Don Heitman was my neighbor for almost a decade, at 57 W. 106th street, from the fall of 1982 until the summer of 1990. He had a big two-bedroom apartment on the 3rd floor at the front of the building, and I had a tiny two-bedroom on the 5th floor in the back. It was a walk-up, and I think my buttocks must’ve been rock hard because the steps were steep AF, and I went up and down them – especially after I adopted a rescue dog – numerous times a day. The neighborhood was awful in the ‘80s, but the rent was cheap; Don paid less than I did, $285 or $300 a month to my $400. Ultimately, I realized the apartment was a trap, keeping me in an area that was plainly unsafe (my apartment had been robbed twice), and if I had to carry any more bags of grub six long, hot city blocks from the only decent grocery store in the neighborhood, then up five flights one more time, I was gonna lose my mind.  

Don was born and raised in Kingston, N.Y., and knew where I was from, in the Catskills; it created a bond. He was an odd job guy, a carpenter and electrician, plumber, plasterer, doing work all over the neighborhood and city in better, wealthier buildings than ours. We didn’t socialize, necessarily, we never went out to dinner, breakfast, that sort of thing, but we would often meet in the stairwell or lobby, where we would chat. That lobby was truly frightening, a long, dark concrete corridor with a single dirty window at its end; I was held up there once by a couple of crack addicts I’d told to get the fuck out from lighting up under the stairwell. It ended well; they ran off when a woman and her kid entered, breaking the momentum of our short struggle. Phew. I only had two dollars in my pocket, but it was mine and I wasn’t giving it up. I went to see Don after that happened, and after my robberies, one and two. He was helpful and supportive; his apartment had been been robbed multiple times as well. I used to take regular breaks from climbing those stairs to talk to him, and occasionally he would invite me in, where we’d shoot the breeze for an hour or two. We were both in our twenties, trying to make sense of our lives to that point, and we were both in therapy. 

Don was smart, good looking, and gay, and in more pain than I could possibly fathom. He had a very gentle way about him, and had a great sense of humor, whatever else was going on with him, inside or out. Later in our friendship during those years, he would share with me that his father used to beat him, beat him for his queerness, trying to bludgeon it out of him. His father was old school Baptist, and I can’t remember exactly – it was so long ago – but he might also have been a pastor. And I will never know why, but people share shit with me, and one day Don told me about his dad raping him, all through his childhood, raping his sister, too. So, yeah, he was beating the gay out of him, and raping him at night, in his room, behind closed doors. I think his mother was dead? Maybe people tell me these things because they know I won’t judge them. How could I. How can anyone?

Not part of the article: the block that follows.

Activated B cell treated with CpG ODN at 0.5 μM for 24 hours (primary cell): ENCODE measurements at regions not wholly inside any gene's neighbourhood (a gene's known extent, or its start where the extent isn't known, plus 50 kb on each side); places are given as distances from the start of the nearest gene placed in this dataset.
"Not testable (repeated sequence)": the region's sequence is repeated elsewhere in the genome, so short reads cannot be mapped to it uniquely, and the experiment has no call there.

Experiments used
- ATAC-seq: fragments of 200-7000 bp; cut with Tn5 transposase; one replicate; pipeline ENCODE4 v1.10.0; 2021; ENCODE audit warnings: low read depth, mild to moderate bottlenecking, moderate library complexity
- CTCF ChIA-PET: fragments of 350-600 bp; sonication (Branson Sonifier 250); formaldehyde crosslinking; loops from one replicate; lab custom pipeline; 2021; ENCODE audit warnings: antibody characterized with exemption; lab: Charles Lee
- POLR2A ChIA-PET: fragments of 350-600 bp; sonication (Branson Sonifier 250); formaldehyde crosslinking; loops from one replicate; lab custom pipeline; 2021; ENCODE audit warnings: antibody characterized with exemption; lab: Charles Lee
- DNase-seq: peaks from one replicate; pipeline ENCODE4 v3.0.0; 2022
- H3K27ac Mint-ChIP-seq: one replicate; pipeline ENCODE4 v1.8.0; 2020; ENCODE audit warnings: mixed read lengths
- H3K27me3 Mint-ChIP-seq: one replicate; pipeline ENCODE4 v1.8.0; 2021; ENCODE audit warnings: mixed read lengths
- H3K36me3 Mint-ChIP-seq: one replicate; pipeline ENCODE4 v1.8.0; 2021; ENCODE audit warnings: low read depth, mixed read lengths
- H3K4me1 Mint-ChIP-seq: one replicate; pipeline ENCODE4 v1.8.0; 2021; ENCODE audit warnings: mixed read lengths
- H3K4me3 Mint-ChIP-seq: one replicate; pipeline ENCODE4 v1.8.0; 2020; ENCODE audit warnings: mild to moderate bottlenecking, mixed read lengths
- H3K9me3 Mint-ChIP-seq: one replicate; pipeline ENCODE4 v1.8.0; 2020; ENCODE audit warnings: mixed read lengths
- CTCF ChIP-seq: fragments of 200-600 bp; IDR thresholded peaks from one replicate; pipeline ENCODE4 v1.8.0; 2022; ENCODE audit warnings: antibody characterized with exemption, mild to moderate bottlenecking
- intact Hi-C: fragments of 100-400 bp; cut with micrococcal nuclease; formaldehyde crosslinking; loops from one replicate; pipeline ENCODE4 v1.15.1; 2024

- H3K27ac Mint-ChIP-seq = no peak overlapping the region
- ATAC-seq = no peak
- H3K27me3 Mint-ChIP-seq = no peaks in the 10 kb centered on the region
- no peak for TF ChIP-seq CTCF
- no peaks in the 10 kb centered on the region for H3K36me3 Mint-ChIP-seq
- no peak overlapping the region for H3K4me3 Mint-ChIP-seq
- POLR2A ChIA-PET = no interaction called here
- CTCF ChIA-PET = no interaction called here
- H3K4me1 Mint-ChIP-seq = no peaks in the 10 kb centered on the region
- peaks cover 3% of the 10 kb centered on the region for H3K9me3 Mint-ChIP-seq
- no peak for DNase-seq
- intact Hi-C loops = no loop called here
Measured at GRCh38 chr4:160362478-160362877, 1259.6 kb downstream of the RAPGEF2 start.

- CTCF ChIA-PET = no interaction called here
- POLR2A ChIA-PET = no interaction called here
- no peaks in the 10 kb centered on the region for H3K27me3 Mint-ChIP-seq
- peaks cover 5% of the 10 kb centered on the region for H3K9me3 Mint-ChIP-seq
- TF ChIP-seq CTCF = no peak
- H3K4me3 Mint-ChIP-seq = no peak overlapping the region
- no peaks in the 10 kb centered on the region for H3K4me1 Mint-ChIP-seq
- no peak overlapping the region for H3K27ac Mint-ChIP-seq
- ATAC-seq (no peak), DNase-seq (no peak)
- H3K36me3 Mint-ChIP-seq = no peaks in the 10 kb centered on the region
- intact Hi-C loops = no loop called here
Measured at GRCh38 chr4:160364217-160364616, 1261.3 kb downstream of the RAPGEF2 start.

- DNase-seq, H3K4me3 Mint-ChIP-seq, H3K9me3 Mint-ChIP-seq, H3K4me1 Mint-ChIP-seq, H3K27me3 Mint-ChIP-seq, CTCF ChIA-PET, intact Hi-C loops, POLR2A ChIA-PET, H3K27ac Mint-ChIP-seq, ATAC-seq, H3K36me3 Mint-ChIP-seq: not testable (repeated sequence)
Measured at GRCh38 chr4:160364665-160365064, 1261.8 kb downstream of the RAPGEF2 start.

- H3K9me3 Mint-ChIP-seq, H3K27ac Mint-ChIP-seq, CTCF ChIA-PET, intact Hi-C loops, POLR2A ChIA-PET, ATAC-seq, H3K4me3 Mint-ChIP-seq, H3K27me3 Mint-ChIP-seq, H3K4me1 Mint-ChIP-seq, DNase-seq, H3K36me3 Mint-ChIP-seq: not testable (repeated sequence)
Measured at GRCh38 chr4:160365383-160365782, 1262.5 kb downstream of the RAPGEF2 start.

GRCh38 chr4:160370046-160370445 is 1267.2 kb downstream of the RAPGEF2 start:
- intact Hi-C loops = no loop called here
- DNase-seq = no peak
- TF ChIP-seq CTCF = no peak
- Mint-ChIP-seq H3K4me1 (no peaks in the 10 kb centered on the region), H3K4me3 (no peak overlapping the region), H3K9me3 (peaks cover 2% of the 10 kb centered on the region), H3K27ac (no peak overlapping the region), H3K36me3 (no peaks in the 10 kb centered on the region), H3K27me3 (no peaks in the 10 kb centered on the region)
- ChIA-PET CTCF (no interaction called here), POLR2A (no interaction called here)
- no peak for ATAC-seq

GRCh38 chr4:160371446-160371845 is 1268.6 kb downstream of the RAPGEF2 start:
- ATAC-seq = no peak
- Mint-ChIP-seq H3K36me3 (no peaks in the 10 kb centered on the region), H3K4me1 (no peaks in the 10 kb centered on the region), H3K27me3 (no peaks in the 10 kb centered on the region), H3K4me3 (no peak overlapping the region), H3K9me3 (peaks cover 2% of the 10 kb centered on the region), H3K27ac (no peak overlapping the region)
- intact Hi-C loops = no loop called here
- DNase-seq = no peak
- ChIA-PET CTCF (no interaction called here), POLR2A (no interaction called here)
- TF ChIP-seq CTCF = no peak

Don also told me he liked to hire young, undocumented or unemployed Latino men, some of whom he also paid for sex. Several of these men robbed him, stealing money and tools, other valuables, from his apartment, and one beat him so badly after sex that Don was laid up for several months, ribs and nose broken, his arm in a sling. He seemed to think he deserved it; I disagreed, urging him to be careful, please. I don’t know if he made the connection to his past, repeating a toxic cycle his father had established, but he must have, right? We were friends, but we didn’t get into it that deeply. 

After I finally got out of there, out of that building and that unsafe neighborhood, we kept in touch, but vaguely. I moved two times in two years and didn’t reach out for another year at least, inviting him to see a show I was doing, letting him know I was back in the neighborhood, sort of, only seven blocks away, but in a building with an elevator, as I’d promised myself when I left 57 West. Months later his sister, who I had never met, wrote me back, telling me that Don was dead. It was 1992, or ’93, and I assumed he’d died of AIDs, as were so many of my friends, former classmates, and thousands upon thousands of strangers. I sent my condolences, and told her how sorry I was, how much I had loved her brother, and what a kind neighbor he had been, always. 

Later that decade, I went for a walk back on the old block, just to see it, to stroll down memory lane, and make peace with a few ghosts. I ran into a former acquaintance of mine, a friend of Don’s, another gay man and near neighbor who had lived in a much nicer building across the street. He was no longer residing there, his partner had died and the partner’s family, there were no legal protections then, had thrown him out of the apartment the two men had shared for over a decade. He too was walking in the neighborhood for the same reason I was, because it held memories for him; he too was trying to make sense of it all, past and present, and let go. 

He asked me about Don, did I know he was dead, which I confirmed that I did. Of AIDs, I assume? No, he corrected me, Don had committed suicide. Did I ask him how? I don’t remember, but he told me. Don had gone into Central Park with a shovel, in the middle of winter, where he dug a hole in the dirt, lay down in it, and froze to death. Up near the Great Hill, where I used to walk and play and nap with my dog, Lottie Lou Lenya Mueller. There is so much pain in the world. 

There’s an Italian Osteria now, on the block where Don and I lived, practically downstairs from our old apartments. Life and neighborhoods move on, decades pass, and loss is endemic, but I will never forget him, never. His brokenness, and his beauty, remain. 

*photo of the old ‘hood by my darling, dear Jeffrey Markowitz